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Dark Island Part 3 (Finally!)

Posted in animation, books, and fandom

With Ninjago: Hands of Time finally right around the corner (although I think I’m in the minority, not having watched any subtitled leaks, as the season aired in non-English speaking countries starting in January) I finally managed to get my hands on the third and final final part of the Dark Island graphic novel trilogy at the local library.

For reasons unknown, the volume has been stupidly hard to find, not even officially being stocked by Amazon. (In fact, another Ninjago graphic novel released around the same time is also only available via third party sellers? What the heck happened? Maybe taking the Ninjago comics license away from Papercutz to public in-house wasn’t the best idea.)

Thoughts, reactions, and predictions for the next two seasons after the break. Also, spoilers for everything up through Day of the Departed. 

First off, I would like to mention – again – how much I love Cole as a ghost. It added so much to his character and so much potential for growth. I mean, look at Cole being a jerk about it:

It’s beautiful.

I know that all of Cole’s attention-grabbing and his fears of being forgotten were addressed (which was a pretty brilliant way to think of an arc for a character who doesn’t stand out much) but I still wish more time had been spent with Cole the ghost, if only because it was the source of many great gags.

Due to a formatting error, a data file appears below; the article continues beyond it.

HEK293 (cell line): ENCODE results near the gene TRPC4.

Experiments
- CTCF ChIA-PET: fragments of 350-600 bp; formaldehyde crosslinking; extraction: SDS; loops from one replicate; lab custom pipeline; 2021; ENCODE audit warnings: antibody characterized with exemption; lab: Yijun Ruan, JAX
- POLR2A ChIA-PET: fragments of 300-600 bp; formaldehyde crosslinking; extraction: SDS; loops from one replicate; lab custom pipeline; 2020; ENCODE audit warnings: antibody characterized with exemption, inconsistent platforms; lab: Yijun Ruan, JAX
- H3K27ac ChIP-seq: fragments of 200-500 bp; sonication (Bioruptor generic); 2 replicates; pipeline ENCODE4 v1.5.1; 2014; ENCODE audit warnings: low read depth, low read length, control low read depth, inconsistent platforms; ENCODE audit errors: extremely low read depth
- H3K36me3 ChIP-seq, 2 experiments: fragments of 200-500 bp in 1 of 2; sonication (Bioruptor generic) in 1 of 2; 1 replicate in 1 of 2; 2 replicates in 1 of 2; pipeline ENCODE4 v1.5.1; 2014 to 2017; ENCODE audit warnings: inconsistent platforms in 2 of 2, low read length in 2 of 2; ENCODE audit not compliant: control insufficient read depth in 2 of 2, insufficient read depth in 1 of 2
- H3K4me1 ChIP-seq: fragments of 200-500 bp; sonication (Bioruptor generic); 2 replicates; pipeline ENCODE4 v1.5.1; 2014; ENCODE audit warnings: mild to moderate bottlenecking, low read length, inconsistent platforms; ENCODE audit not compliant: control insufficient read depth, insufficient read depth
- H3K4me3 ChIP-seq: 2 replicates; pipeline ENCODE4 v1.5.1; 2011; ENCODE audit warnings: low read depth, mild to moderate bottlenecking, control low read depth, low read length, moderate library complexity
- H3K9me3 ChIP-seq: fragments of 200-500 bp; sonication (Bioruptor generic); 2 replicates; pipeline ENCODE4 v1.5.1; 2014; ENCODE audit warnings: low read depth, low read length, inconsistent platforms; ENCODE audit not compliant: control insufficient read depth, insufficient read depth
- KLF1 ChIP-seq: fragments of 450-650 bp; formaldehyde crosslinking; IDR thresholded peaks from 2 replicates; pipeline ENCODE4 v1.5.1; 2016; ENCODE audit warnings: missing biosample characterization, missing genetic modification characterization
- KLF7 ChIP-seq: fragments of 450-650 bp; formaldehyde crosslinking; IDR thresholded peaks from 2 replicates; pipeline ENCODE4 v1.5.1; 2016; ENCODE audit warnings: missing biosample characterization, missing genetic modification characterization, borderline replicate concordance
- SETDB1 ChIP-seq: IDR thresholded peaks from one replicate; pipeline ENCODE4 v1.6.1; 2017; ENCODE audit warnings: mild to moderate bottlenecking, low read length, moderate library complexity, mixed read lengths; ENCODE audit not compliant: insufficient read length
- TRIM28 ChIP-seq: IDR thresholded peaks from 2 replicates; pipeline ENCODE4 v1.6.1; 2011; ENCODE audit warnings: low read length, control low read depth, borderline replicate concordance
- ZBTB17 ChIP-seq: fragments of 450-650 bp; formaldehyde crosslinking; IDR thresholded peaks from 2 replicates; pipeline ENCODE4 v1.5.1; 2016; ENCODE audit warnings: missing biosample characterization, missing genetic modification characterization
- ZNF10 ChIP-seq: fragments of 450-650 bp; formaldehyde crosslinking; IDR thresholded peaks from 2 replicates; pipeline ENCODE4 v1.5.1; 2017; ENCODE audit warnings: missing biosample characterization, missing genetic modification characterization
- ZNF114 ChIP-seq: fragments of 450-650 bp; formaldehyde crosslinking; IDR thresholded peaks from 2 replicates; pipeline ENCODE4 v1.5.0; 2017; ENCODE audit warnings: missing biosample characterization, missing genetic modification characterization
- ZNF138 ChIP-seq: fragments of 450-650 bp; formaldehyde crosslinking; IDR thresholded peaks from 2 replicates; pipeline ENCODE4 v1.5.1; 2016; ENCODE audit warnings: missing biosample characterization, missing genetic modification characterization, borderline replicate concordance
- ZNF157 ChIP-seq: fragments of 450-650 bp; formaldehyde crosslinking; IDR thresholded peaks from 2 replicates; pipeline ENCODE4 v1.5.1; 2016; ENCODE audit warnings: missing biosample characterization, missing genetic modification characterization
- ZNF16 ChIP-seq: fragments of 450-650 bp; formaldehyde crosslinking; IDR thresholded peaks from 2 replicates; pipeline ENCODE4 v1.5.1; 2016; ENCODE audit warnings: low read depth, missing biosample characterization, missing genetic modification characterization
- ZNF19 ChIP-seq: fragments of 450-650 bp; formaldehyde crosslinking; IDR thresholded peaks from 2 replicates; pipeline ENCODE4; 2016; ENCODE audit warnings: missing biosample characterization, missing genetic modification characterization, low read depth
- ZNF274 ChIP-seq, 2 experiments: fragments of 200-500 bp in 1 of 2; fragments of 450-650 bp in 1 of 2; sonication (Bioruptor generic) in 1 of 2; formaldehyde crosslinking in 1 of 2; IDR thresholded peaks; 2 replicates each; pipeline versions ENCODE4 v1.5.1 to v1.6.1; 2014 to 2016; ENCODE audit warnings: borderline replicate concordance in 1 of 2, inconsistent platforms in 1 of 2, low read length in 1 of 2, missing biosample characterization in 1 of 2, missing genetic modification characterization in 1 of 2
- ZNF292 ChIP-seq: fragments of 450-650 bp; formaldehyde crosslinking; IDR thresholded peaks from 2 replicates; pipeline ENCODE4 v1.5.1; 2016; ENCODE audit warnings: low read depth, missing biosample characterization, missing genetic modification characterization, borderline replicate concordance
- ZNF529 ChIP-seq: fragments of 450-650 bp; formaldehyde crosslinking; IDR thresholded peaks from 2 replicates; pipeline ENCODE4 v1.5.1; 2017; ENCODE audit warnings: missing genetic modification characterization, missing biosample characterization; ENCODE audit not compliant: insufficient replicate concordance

As for the way the trilogy ended… was Wu having the Golden Mech repaired by Cyrus a major deus ex machina that felt a bit cheap? Yes. Do I not really care because I love mechs, I’m happy to see Cyrus, and I wasn’t really expecting the comic to be a masterpiece anyway? Heck yes.

That’s the thing about this trilogy: while – so far – The Dark Island Trilogy doesn’t have as big of an impact on the television series as it was hyped up to have, there’s a lot of potential oozing out of it. For starters, the pirates are a unit again, sans Nadakhan, and could easily be broken out of prison in the future.

More importantly, there’s Clouse, who has been sent to the Underworld where he supposedly can’t cause trouble, because that worked out so well last time. Clouse is, in general, becoming more and more like who Garmadon used to be. However, unlike Garmadon, Close doesn’t have the potential saving grace of someone he cares about being one of the good guys. This could make him a major threat in the future.

Another thing I’ve enjoyed about this trilogy was Wu’s journals… mostly. Wu’s writings while stranded on the Island add a lot to his character, as well as offering some thoughtful analysis on the other characters and the world of Ninjago. We even get a bunch of nifty maps of both islands!

Wu pretty much forshadows the living daylights out of the next season or two in this volume. The question has stopped being, in my mind, whether or not Sensei Wu is going to die, but when? And… why is Dr. Julien of all people in the teaser illustration at the end of the book?

Only Time will tell.

(Time! Hands of Time! See what I did there? A pun because I wasn’t sure how else to end this writeup!)

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